University of Melbourne

Posts by authors affiliated with University of Melbourne

21 February 2024

On the Politics of Non-Transparent Electoral Funding in India

Last week, a five-judge bench of the Indian Supreme Court delivered a significant verdict adjudicating the constitutionality of the Electoral Bond Scheme (“EBS”). The EBS introduced a novel method of making ‘anonymous’ donations to Indian political parties, both by individuals and a body of individuals. The judgment makes a democracy-enabling jurisprudential step in extending the right to information of voters to the details of political funding received by political parties in an effort to cement transparency and accountability as the central values of the electoral exercise.

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16 February 2024

Why the Russian Constitution Matters

Russia’s failure to become a democracy after the collapse of the Soviet Union is not an inevitable product of its history. On the contrary, it has been shaped by the adoption of a constitutional system of centralised power in the office of the president. Long term democratic reform will require more than just Putin leaving the office of the presidency. Avoiding a system of ‘Putinism without Putin’ will also require a new Russian constitutional foundation that breaks with centralisation and reshapes the later structural chapters of the constitution to balance power between institutions.

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01 February 2024

The Limits of Public Participation

In this piece, I critique the proposed people-driven constitution-making process in South Sudan, identifying some challenges that may hinder meaningful participation by the people. One is mass illiteracy: over 70% of the population is illiterate. This can impact the people’s capacity to meaningfully engage with some of the complex issues that may arise from the process. Another factor is that involving the people could exacerbate existing ethnic tensions in the country, as constitution-making is inherently divisive. My suggestion is to entrust the process to experts with oversight by parliament.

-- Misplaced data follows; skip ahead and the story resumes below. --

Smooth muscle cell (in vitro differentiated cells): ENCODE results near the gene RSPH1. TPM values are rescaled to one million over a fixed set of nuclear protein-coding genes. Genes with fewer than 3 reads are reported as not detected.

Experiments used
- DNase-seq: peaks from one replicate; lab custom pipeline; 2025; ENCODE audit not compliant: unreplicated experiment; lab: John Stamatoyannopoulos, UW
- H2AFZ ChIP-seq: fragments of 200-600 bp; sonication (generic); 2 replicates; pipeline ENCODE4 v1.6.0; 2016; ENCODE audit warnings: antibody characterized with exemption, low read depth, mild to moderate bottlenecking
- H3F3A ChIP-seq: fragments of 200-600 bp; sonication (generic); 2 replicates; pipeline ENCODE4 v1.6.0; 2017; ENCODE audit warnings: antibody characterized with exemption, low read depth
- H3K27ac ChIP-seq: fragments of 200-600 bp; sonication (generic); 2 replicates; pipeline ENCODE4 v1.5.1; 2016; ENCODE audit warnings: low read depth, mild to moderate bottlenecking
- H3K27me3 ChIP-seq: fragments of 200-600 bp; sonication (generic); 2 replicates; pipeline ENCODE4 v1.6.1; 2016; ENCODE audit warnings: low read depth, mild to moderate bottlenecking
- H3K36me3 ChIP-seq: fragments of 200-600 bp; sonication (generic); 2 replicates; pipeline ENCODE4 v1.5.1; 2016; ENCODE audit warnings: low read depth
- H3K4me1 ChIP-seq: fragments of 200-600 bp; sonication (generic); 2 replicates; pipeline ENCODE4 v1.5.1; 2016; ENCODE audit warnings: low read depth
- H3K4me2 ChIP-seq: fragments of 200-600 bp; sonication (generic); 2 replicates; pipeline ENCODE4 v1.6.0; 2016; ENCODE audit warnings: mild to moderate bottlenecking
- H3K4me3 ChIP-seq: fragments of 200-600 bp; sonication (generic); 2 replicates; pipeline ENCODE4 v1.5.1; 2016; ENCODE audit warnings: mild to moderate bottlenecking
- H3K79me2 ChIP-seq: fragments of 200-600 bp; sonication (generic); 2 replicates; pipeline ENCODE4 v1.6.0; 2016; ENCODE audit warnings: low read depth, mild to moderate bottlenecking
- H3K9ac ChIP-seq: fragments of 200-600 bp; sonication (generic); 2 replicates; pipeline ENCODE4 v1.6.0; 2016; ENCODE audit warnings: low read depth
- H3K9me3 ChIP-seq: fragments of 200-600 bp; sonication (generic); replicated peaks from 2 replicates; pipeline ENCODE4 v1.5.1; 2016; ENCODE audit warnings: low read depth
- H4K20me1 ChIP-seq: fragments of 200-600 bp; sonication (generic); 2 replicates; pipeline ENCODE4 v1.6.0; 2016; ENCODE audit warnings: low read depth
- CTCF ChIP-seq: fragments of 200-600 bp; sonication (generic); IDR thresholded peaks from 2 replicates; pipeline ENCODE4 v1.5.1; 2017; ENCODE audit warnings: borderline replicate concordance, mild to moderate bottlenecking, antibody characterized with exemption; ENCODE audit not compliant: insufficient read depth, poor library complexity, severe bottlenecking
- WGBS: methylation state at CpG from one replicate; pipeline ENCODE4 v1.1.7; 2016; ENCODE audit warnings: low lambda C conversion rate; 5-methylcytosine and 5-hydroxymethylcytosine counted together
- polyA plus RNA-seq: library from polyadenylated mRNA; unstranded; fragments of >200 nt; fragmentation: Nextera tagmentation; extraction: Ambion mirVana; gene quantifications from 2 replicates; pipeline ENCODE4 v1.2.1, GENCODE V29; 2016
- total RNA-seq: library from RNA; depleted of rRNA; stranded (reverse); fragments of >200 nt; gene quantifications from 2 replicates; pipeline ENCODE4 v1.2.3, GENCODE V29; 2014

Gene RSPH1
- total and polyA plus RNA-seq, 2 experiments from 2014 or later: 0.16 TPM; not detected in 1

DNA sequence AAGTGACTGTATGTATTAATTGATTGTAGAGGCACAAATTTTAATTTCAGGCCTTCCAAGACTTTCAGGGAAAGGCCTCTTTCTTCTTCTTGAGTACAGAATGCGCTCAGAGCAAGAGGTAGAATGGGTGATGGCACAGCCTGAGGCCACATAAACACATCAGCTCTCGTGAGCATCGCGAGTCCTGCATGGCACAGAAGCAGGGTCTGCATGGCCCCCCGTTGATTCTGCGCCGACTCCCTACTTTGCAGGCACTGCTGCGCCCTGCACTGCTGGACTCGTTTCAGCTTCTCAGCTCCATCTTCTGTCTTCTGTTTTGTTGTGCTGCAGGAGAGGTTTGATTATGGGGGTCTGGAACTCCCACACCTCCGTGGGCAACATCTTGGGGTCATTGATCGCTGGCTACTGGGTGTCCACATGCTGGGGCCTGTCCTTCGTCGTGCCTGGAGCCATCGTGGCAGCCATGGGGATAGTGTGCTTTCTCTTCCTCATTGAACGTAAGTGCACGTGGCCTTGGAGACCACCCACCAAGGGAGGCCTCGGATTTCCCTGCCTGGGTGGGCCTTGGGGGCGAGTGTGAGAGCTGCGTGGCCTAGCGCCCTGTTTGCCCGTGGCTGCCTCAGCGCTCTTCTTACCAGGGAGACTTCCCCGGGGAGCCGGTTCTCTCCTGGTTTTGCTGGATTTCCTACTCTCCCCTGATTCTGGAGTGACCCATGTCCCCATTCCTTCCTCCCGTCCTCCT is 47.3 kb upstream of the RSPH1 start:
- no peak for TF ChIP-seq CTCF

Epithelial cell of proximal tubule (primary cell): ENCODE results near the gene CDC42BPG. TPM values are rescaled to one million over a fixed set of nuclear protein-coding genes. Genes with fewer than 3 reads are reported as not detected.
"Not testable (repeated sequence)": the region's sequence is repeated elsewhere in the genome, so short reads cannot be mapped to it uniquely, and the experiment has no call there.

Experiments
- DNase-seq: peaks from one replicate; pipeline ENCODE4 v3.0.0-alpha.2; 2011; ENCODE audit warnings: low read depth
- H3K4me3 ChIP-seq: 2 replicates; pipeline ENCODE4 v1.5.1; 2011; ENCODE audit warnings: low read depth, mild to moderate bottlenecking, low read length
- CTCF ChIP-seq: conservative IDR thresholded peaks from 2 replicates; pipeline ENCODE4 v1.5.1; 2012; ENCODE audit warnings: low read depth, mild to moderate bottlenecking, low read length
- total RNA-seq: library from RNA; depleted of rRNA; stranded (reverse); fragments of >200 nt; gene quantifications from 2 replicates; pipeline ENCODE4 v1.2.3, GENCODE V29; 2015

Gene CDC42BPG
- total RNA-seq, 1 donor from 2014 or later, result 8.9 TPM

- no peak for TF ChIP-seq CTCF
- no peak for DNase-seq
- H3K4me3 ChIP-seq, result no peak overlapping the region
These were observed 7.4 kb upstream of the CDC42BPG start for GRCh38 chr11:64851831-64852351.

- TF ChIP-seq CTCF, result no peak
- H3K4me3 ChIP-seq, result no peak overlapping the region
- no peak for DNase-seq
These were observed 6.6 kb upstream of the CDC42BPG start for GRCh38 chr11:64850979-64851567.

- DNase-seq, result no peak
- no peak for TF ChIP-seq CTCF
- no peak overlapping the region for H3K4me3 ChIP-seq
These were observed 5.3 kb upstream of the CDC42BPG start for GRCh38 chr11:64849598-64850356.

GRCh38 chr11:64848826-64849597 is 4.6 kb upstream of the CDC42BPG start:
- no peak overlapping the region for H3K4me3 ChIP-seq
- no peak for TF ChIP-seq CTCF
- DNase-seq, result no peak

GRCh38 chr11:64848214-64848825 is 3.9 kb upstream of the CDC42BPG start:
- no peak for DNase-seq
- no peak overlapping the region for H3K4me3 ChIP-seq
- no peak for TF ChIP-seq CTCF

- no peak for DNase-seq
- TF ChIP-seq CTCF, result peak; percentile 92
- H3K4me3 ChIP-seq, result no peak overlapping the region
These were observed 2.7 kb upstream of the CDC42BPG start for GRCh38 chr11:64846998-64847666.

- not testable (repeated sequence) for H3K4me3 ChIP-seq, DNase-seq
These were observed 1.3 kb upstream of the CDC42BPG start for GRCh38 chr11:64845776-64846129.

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24 August 2023

On the State of Academia in India

The Economics Department at India’s Ashoka University received an unexpected visit from the Federal Intelligence Bureau. The reason for this visit was a paper titled ‘Democratic Backsliding in the World’s Largest Democracy’ by Sabyasachi Das, an economist. In his research, Das meticulously examined 11 contested seats during India’s 2019 general elections and uncovered imbalanced outcomes that favored the ruling party, BJP. Das noted that ‘the results point to strategic and targeted electoral discrimination against Muslims, in the form of deletion of names from voter lists and suppression of their votes during election, in part facilitated by weak monitoring by election observers.’ The subsequent visit by the Federal Intelligence Bureau is just one among several incidents that highlight the precarious state of academic freedom in India.

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14 August 2023

An Attack on Indian Democracy

Last week, the Indian government introduced a bill in Parliament providing for, inter alia, the mechanism for appointing Election Commissioners in India. The bill proposes the creation of a three-member Selection Committee composed of the Prime Minister, a Union Minister nominated by the Prime Minister, and the Leader of the Opposition to make recommendations to the President in this regard. The proposed Executive-dominated Selection Committee raises several questions about the conduct of free and fair elections in India. In the paragraphs to follow, I first discuss a recent Supreme Court decision that preceded the introduction of this bill and how this bill, as a response to the Court decision, is instructive to constitutional drafters. I then discuss the possible approaches the Supreme Court of India could adopt when the new legislation is challenged to push back against the Executive’s undemocratic maneuvers.

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26 June 2023

Yevgeny Prigozhin and Russia’s Expanding Prerogative State

Over the weekend, the world’s attention was gripped as a well-equipped Russian private military company led by Evgeny Prigozhin seized control of a key Russian city and military hub, and marched on Moscow. Prigozhin’s actions reveal a deeper truth about Putin’s Russia: the absence of formalised, legal mechanisms for peacefully resolving high-level, intra-elite disputes. As the war in Ukraine drags on, what Ernst Fraenkel called the ‘prerogative state’ is expanding. This lawless realm of unchecked public power has no rules or institutions that can settle disputes among the Russian elite; these can only be resolved by Putin himself.